By DAN REYNOLDS, senior editor of Risk & Insurance®
With most insurance deals, it might not make sense to plop down a 30 percent premium for a one-off policy. But at least one NBA team is considering it to keep the lights on during the lockout, as a basketball league lockout is now a reality.
Andrew Pyle, president of Cypress Creek Intermediaries, based in Lake Mary, Fla., near Orlando, said he has been in talks with an NBA team that is considering buying catastrophic business interruption coverage to help it avoid staff layoffs and to cover basic business costs in the event that the entire NBA season is lost due to a lockout.
"They approached us and said, 'Could you arrange something for us?,' " Pyle recalls.
Since that initial conversation, Pyle said, he has talked to other teams, including the Miami Heat and the Dallas Mavericks, about arranging coverage. Pyle reported that top executives at some of the teams think the coverage is too pricey.
The basketball league owners have locked out the players over a revenue-sharing dispute. The impasse follows the lockout by National Football League owners of their players in March. In the NFL dispute, both sides are at odds of salaries and the length of the playing season.
Word is that the NBA lockout could be much longer term than the NFL's, which is expected to be resolved before football season.
One reason the NBA lockout could drag on is that NBA players are paid much more than NFL players and are better equipped to hold out in the event of an extended lockout.
DETAILS OF THE DEAL
The insurance coverage that Pyle is arranging would involve a payout from an A-rated carrier that would be triggered should the entire NBA season be lost. This means no NBA-sponsored events of any kind that would involve the covered team.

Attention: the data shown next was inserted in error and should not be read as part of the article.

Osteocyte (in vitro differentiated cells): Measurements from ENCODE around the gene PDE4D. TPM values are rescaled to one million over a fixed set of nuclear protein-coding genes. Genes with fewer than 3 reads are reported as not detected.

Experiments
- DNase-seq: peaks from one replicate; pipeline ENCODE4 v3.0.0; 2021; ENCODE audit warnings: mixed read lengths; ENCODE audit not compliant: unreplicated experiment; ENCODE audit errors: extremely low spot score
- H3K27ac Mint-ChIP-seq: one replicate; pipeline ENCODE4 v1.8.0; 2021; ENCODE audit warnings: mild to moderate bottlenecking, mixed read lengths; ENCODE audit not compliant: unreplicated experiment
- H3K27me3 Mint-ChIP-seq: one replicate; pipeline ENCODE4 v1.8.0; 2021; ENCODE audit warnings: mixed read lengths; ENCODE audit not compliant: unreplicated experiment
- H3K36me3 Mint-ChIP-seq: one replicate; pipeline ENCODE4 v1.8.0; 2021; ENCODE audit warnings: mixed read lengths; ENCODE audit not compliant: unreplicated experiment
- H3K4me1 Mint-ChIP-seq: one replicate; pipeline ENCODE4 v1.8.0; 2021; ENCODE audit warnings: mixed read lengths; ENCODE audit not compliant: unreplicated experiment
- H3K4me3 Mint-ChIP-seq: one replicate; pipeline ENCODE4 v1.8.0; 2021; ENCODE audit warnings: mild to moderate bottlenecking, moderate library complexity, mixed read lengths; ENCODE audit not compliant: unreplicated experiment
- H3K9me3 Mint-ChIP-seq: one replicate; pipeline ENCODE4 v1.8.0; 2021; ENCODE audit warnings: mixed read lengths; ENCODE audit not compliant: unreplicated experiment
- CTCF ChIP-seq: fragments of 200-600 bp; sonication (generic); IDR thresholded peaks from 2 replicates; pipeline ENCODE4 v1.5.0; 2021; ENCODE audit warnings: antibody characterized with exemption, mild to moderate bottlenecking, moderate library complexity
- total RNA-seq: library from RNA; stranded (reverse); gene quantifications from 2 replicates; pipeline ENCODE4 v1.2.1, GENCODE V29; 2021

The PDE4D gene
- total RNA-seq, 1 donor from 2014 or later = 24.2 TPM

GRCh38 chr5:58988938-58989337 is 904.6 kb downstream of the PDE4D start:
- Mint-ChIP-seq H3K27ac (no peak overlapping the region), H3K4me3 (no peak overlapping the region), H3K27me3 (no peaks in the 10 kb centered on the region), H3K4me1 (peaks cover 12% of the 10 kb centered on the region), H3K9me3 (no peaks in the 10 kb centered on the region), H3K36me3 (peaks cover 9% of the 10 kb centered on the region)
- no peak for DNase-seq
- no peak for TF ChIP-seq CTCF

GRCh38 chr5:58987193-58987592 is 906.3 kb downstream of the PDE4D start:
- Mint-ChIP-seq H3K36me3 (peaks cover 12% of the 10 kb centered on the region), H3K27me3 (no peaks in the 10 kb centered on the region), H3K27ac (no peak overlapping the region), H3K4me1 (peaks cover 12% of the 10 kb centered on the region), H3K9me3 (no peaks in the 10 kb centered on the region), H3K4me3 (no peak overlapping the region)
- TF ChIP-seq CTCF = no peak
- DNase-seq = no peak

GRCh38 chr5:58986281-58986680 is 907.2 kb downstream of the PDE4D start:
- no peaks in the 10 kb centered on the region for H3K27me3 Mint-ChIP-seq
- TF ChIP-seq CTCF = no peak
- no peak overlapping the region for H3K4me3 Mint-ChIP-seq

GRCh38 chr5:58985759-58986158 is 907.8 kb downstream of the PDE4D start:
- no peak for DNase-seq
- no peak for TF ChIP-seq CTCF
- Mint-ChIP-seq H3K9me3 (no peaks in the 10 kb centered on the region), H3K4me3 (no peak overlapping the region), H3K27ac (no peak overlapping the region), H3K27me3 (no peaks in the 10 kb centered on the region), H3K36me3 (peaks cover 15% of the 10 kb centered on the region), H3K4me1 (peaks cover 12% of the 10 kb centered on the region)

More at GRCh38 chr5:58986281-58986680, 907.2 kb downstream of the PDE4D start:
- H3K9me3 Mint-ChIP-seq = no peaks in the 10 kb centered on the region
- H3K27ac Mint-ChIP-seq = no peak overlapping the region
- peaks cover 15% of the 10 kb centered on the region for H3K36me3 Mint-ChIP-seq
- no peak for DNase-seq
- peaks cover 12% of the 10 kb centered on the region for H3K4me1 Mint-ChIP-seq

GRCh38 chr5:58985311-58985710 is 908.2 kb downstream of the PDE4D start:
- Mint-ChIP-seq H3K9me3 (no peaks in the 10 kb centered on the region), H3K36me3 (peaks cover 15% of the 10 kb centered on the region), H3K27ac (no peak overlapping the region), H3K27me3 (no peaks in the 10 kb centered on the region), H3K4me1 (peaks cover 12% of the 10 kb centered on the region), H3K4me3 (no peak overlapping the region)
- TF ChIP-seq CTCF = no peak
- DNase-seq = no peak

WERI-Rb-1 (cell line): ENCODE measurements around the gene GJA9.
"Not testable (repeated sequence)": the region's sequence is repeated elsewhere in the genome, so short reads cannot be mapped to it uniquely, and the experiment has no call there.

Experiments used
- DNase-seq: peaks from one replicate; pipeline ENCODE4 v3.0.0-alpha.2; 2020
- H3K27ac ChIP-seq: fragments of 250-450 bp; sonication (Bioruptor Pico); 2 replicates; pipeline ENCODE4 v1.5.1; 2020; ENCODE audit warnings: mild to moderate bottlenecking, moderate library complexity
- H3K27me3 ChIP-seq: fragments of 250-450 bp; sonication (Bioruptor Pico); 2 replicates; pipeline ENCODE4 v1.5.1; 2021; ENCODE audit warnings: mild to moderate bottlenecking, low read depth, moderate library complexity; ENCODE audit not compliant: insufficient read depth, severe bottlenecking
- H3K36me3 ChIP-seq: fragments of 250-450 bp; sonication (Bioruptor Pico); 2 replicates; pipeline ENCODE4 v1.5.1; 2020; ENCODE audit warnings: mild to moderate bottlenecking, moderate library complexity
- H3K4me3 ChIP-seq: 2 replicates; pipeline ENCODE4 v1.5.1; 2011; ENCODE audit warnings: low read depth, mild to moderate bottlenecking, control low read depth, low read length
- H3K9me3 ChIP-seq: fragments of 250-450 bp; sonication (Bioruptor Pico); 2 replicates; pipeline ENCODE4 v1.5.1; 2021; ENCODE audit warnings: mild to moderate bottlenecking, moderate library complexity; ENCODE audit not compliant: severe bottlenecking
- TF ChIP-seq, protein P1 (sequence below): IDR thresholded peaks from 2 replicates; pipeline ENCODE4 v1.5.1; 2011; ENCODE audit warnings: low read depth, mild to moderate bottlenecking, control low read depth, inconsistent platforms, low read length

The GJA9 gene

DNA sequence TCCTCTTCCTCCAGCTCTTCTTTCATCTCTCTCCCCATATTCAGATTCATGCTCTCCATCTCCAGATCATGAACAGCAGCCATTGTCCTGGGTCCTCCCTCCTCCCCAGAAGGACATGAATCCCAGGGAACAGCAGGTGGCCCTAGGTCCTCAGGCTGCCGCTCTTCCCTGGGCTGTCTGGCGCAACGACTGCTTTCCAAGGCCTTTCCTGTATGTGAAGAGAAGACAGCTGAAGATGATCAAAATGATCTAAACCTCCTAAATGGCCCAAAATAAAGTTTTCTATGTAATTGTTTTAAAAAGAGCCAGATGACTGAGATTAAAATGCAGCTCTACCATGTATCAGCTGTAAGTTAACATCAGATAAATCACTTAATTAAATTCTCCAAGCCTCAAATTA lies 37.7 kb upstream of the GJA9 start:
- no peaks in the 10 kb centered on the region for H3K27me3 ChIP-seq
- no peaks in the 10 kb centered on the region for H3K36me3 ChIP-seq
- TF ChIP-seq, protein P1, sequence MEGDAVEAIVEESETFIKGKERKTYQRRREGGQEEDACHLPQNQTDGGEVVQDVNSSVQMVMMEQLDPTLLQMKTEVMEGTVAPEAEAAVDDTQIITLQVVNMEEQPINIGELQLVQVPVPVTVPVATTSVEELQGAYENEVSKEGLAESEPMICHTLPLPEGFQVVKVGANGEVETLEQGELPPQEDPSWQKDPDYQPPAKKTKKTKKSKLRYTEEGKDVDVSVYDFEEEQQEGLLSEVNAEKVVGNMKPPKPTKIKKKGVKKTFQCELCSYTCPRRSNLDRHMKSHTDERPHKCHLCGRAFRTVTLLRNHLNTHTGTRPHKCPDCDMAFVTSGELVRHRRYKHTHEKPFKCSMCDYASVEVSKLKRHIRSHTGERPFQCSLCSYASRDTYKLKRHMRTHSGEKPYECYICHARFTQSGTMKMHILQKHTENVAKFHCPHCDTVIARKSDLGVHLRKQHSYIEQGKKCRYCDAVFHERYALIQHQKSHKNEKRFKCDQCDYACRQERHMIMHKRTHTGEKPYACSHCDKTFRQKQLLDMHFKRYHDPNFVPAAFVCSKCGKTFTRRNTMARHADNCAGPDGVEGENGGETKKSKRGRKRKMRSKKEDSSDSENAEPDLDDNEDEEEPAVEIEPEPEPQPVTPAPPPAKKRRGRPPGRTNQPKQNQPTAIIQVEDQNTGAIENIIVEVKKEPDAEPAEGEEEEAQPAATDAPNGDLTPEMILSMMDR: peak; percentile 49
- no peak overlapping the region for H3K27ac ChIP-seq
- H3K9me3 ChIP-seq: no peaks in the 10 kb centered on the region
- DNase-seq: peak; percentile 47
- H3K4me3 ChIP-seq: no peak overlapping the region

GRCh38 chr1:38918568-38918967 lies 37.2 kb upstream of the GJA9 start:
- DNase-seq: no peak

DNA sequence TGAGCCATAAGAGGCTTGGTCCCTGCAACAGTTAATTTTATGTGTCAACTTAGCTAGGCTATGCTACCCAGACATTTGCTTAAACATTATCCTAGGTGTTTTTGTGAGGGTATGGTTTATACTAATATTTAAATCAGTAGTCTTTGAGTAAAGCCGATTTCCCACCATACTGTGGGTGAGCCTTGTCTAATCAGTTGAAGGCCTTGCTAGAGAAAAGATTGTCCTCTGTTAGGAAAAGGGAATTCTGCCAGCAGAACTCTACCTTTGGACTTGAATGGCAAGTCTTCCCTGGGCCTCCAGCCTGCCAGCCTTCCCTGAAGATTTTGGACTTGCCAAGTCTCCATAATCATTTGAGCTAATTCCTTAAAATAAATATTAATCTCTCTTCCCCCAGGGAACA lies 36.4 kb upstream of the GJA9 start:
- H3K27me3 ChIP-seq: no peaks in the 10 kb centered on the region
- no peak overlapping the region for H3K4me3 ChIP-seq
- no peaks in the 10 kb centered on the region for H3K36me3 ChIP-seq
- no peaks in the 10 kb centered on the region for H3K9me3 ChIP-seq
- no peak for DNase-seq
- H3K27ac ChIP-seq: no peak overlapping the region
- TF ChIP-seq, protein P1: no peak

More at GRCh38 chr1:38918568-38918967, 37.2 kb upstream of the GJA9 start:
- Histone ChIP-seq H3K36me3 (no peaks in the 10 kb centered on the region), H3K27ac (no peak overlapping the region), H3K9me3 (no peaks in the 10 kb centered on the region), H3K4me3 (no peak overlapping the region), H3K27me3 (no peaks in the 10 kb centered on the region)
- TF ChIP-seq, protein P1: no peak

There are several reasons that the catastrophic business interruption coverage has been difficult to arrange and is going to be pricey. One is that there have been three previous NBA lockouts, the most recent one occurring in 1998-1999. That lockout forced a shortened season of 50 games for the NBA.
The other, according to Shaun Crosner, a Los Angeles-based attorney with Dickstein Shapiro, could be that professional sports teams and their insurers have had a tough time with catastrophic business interruption coverage products such as event cancellation insurance.
In 1981, Crosner said, carriers that insured Major League Baseball teams got stung to the tune of $50 million when a players' strike triggered event cancellation coverage payouts. Since then, teams have not been able to arrange that sort of coverage.
"So since then, it has become almost impossible," Crosner said. "It is cost prohibitive for the teams in the league to purchase this kind of coverage, especially in a year when a collective bargaining agreement is about to end," he said.
The team Pyle is talking to has a deadline of August 1 to make a decision whether to buy catastrophic business interruption coverage.
Even at 30 percent--say, plunking down $3 million in premium for a $10 million limit--the coverage makes sense if the entire season is to be lost.
"Even that is not an awful deal," said Crosner.
"I think it would depend on a team's financial makeup and how much they are leveraged and what they are thinking of from that standpoint," he said.
July 12, 2011
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